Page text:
Earlier this year I posted about the dilemma of finding a topic for my dissertation. I can honestly say that at the beginning of this thing I had no idea the time and energy that it would entail. Any advanced degree in the social sciences typically involves a lot of writing and this particular one has been no different. Two LOOOOOONG years of classwork have recently ended with the last class being a doctoral level statistics class that I thought I was going to epically fail. However, I passed by the literal skin of my own teeth with a “B.” While I like distance learning, I also like the interactions that come along with being physically present in a traditional classroom. While I’ve been consistent with keeping up with the expectations of my program and turning in my assignments on time, I haven’t taken it seriously. It’s been a time consuming hobby. Not because I don’t take my life and professional goals seriously, but because I picked a fairly broad concentration that combines work I’ve completed in other disciplines. The next hurdle is that of starting, working on, and completing my dissertation. Thankfully I’ve finally arrived at a topic and after 3 months of emails and subsequent rejections have finally finalized a dissertation committee. So now I can categorize myself as ABD (all but dissertation) in the scholarly world. I can add “PhD. Candidate” to my email signature and even apply for jobs in higher ed. An added bonus was the fact that I could take a three month break and still be on track to graduate on time. All that being said, one of the interesting facts I learned this summer was that only 1.9% of people who start a doctorate complete it. That means that 98.1% of people who start one do not finish. That fact is motivation for me to finish what I started and to add another set of initials behind my name. The school thing isn’t finished and won’t be for a bit but with some dedication and consistency combined by my decision to take school seriously at this point in the game I’ll conquer this last mountain.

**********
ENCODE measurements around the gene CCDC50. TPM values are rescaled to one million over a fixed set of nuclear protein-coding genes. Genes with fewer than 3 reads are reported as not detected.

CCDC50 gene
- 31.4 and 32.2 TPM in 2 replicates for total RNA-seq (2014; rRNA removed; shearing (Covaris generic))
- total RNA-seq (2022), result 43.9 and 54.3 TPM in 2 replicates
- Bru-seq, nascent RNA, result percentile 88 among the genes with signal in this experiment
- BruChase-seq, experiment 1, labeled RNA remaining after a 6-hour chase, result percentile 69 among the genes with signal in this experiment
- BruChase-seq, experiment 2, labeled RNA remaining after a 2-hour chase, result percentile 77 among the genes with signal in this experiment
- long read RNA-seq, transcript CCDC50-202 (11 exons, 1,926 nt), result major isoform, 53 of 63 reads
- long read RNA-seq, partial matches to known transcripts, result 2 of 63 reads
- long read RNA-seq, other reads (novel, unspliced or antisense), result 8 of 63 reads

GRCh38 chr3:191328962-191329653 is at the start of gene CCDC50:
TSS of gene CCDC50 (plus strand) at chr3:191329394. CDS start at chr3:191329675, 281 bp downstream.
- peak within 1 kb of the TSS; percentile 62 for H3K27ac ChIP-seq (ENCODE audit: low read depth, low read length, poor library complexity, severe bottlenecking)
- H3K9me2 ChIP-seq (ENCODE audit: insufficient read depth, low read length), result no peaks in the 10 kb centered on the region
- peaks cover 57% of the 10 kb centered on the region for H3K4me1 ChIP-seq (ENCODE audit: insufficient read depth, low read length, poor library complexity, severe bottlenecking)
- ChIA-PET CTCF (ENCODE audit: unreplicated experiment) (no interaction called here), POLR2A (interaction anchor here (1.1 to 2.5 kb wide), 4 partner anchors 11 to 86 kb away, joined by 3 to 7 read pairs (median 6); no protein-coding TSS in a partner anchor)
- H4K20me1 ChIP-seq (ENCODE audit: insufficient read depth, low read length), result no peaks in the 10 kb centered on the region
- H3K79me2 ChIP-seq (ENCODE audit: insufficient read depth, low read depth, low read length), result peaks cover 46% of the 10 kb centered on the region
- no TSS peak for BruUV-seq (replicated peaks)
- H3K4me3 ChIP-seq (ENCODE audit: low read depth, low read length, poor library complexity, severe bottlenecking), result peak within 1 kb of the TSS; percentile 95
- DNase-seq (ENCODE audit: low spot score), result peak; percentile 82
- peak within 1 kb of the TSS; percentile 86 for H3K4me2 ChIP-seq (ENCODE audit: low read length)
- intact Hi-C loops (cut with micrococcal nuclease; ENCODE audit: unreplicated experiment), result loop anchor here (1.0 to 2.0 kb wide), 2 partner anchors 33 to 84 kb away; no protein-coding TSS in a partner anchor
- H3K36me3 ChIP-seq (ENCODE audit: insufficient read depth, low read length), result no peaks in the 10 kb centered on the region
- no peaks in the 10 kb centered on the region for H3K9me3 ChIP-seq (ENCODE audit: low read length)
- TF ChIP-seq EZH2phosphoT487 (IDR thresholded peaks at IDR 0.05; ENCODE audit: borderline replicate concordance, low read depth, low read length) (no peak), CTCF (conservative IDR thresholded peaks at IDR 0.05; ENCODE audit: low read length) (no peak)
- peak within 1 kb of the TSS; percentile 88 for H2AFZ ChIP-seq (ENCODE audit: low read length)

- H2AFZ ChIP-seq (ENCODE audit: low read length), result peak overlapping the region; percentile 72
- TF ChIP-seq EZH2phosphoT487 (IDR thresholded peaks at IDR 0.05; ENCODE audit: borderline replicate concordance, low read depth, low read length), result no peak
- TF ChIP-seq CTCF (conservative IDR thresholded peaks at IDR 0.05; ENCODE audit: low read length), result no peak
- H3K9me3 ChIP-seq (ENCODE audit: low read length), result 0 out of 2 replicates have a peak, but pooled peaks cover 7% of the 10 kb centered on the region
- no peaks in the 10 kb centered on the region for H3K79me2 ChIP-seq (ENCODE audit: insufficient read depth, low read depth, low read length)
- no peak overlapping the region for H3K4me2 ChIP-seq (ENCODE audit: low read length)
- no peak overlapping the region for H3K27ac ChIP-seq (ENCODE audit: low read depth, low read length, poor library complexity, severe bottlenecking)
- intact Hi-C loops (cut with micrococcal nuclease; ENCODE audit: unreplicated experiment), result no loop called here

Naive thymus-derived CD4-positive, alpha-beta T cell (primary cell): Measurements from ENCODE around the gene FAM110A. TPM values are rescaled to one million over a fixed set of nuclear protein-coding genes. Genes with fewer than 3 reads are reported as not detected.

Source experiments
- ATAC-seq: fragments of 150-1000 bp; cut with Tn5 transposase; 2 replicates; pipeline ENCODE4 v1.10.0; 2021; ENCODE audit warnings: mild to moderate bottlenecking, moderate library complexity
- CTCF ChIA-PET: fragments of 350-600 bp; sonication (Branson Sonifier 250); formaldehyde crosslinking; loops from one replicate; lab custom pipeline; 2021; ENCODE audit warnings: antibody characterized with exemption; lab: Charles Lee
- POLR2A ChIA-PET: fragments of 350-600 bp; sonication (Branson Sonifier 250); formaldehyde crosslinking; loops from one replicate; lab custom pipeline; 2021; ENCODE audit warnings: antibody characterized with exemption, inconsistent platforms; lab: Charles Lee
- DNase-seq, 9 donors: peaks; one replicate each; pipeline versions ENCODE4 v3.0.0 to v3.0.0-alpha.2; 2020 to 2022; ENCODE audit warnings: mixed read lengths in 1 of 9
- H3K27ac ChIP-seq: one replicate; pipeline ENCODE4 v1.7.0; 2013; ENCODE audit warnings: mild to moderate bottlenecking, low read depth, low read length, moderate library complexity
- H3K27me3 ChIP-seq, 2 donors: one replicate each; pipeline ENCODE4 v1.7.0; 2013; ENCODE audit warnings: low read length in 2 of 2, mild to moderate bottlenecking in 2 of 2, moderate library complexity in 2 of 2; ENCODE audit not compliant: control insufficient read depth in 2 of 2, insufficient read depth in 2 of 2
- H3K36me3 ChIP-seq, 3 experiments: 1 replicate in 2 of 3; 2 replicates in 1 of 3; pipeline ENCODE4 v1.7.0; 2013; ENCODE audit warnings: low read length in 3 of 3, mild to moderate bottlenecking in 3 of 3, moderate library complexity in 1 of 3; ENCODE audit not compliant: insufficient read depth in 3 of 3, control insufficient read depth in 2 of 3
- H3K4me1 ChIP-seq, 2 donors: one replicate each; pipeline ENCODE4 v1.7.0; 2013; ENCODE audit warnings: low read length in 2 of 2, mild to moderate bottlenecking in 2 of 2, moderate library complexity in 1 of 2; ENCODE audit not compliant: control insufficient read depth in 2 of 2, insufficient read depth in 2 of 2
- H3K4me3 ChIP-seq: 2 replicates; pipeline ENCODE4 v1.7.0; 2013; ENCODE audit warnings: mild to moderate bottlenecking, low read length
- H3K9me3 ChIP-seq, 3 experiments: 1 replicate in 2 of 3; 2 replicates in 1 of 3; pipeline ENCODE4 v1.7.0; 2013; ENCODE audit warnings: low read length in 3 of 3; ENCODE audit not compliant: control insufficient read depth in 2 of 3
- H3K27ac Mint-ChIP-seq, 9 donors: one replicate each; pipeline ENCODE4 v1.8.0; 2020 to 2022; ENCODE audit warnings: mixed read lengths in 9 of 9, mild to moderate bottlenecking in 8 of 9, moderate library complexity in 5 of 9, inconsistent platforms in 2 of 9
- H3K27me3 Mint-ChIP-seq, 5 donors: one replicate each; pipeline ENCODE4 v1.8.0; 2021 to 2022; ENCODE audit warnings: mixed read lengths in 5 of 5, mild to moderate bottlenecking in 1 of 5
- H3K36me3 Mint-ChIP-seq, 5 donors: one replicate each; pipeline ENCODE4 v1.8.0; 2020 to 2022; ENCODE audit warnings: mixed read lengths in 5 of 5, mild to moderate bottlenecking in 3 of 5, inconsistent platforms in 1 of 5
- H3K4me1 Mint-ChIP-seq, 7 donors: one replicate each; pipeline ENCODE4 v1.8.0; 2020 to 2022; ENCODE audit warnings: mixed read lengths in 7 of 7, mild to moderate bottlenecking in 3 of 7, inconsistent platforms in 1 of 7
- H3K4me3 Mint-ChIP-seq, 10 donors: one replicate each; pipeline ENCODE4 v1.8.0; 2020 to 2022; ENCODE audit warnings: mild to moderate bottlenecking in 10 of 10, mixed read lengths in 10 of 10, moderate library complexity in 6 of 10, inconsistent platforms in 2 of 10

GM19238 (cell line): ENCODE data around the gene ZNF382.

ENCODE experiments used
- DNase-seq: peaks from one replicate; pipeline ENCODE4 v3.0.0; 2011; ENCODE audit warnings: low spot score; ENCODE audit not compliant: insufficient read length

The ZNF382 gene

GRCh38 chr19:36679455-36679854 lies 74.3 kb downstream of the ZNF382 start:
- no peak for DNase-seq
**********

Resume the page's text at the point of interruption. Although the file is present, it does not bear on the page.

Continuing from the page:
Tis the season of graduations. They mark the end of one journey and the beginning of another. I recently attended a college graduation and it brought back so many memories of my own graduation. Education can be such a funny thing. In college you take classes that you will most likely never use again. You take notes and then basically regurgitate the information back to the teacher to prove that you’ve learned it. Then at the end of this several year ordeal, you graduate–hopefully. Graduation can be a very important milestone but at the end of the day, there’s no guarantee that you’ll be successful because you’ve finished your degree. When you graduate, you have finished your course of study. You have fulfilled all the necessary requirements and you are ready (hopefully) to transition into the next part of your life. However, the act of graduation does not change your mindset. While you may have graduated, your perspective may be unchanged. Sometimes we can’t keep certain people in our lives because in a sense we’ve “graduated” from them. They’ve served their purpose but they continue to be a representation of the “pre-graduation” mindset. I heard someone say today that your life with resemble with those whom you assemble and I think that that is very true. Everybody can’t be your best friend. The road to success is not always paved. Take some time to honestly think about the people in your life who you’ve outgrown. Maybe some changes are in order.